The Dublin-Cork train line has been labelled a "drug trafficking" corridor by the National Bus and Rail Union (NBRU).
The union has repeated its call for a dedicated transport police unit to tackle anti-social behaviour.
It comes as former government minister Willie O'Dea suggested parents of children who cause trouble on public transport should face sanctions.
General Secretary of the NBRU Dermot O'Leary says the problem is widespread on transport routes.
"Anecdotal evidence we have from our own frontline staff members, for example, on the Cork-Dublin line, or people telling us, that it's now become a drug trafficking corridor at this stage," he said.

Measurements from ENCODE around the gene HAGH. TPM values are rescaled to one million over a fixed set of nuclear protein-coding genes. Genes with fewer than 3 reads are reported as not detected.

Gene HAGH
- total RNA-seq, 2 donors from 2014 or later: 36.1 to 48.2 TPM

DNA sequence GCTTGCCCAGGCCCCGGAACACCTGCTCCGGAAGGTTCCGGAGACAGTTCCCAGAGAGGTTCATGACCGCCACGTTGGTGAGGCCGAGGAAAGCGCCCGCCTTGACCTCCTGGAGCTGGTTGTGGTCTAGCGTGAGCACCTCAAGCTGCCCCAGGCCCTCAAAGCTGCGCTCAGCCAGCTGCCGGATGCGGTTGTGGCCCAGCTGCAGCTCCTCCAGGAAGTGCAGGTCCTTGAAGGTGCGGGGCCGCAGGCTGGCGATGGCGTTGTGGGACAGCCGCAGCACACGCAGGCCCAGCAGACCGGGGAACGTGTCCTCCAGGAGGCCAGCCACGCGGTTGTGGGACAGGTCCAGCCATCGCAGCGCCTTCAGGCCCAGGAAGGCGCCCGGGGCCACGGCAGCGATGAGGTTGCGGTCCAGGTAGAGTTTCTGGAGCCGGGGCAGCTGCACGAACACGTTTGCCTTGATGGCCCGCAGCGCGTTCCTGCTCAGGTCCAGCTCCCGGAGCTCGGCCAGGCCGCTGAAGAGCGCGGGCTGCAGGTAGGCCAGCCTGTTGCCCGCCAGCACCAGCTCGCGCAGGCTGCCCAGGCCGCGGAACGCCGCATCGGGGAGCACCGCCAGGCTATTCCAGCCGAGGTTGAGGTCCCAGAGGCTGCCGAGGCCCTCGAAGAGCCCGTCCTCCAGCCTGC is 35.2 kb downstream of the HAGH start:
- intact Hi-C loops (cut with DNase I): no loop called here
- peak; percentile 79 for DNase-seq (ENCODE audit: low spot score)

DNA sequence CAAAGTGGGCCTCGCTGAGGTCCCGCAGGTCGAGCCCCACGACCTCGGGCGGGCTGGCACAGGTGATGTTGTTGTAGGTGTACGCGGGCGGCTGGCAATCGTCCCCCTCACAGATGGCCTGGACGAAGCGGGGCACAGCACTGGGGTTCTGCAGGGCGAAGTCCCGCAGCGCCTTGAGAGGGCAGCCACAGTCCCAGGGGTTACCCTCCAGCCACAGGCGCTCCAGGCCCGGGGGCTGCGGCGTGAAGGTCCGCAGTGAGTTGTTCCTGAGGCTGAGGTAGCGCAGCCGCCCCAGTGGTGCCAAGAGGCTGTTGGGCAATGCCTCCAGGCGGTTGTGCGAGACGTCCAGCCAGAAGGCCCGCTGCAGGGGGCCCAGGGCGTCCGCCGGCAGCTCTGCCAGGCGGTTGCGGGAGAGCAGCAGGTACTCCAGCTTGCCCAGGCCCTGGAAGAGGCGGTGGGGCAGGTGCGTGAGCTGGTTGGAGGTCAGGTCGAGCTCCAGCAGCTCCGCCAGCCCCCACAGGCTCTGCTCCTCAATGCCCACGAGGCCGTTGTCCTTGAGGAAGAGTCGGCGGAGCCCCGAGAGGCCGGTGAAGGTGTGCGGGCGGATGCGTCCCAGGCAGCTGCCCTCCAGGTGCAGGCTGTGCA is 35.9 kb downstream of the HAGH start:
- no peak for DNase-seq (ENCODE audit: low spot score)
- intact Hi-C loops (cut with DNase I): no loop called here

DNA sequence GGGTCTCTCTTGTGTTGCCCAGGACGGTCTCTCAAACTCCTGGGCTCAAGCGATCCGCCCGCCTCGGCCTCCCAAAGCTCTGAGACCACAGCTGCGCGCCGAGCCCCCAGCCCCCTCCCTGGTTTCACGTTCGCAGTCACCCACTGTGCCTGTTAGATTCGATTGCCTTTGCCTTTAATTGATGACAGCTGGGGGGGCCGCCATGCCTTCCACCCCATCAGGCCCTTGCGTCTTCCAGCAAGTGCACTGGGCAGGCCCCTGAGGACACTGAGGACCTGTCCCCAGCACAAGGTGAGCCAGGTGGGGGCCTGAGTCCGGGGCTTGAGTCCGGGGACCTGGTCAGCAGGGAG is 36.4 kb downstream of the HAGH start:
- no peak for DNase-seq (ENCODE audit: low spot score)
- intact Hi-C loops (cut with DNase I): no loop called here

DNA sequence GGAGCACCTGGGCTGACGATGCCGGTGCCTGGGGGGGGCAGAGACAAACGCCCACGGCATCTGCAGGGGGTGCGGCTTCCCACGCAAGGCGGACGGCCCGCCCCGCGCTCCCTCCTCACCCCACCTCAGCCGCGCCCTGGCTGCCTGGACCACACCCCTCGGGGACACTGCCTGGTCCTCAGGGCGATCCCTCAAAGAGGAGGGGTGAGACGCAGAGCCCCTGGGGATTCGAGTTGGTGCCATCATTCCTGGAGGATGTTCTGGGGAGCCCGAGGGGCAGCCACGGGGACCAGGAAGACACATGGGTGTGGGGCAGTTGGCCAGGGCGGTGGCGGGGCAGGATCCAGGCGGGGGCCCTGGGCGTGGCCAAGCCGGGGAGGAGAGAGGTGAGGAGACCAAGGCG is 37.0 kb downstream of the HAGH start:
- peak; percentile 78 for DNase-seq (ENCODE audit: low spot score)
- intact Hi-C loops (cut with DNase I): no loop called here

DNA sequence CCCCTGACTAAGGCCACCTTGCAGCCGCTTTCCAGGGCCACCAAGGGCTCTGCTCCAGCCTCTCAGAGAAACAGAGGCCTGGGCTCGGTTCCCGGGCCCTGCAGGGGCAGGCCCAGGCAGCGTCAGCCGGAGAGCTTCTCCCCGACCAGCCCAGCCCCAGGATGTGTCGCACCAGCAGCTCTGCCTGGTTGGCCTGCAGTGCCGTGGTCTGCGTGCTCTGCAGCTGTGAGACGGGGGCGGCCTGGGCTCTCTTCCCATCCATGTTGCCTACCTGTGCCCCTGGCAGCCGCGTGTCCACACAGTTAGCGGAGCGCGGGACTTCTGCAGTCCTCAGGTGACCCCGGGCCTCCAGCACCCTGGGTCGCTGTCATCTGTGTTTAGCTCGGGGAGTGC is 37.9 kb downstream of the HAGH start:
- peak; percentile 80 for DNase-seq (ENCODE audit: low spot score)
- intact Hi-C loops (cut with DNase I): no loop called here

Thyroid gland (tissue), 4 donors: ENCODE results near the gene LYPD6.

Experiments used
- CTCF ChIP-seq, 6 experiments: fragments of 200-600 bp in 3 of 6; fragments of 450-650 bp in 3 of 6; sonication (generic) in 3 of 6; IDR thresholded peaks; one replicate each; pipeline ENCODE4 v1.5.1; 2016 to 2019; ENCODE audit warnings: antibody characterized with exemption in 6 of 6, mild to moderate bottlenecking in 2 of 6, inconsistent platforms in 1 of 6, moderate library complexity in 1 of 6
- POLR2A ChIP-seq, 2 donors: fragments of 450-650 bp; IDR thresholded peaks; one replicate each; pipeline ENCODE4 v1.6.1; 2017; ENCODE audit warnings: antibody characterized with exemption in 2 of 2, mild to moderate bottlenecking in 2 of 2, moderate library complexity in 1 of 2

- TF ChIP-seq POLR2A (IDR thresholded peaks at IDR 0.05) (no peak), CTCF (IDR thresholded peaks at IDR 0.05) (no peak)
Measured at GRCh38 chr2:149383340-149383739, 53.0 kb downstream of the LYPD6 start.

A lot of people who have been engaging in this type of activity would be engaging in anti-social behaviour on trains.
"You have a situation on the Dublin-Sligo line that's a problem, along with several parts of that line," he said.
He said there was a situation in the west of the country whereby one of the train drivers was seriously assaulted last year.
Irish Rail last week announced plans to introduce a text alert system for passengers along with the expansion of CCTV to all carriages.
A company spokesperson said that this year will also see the doubling of security patrols.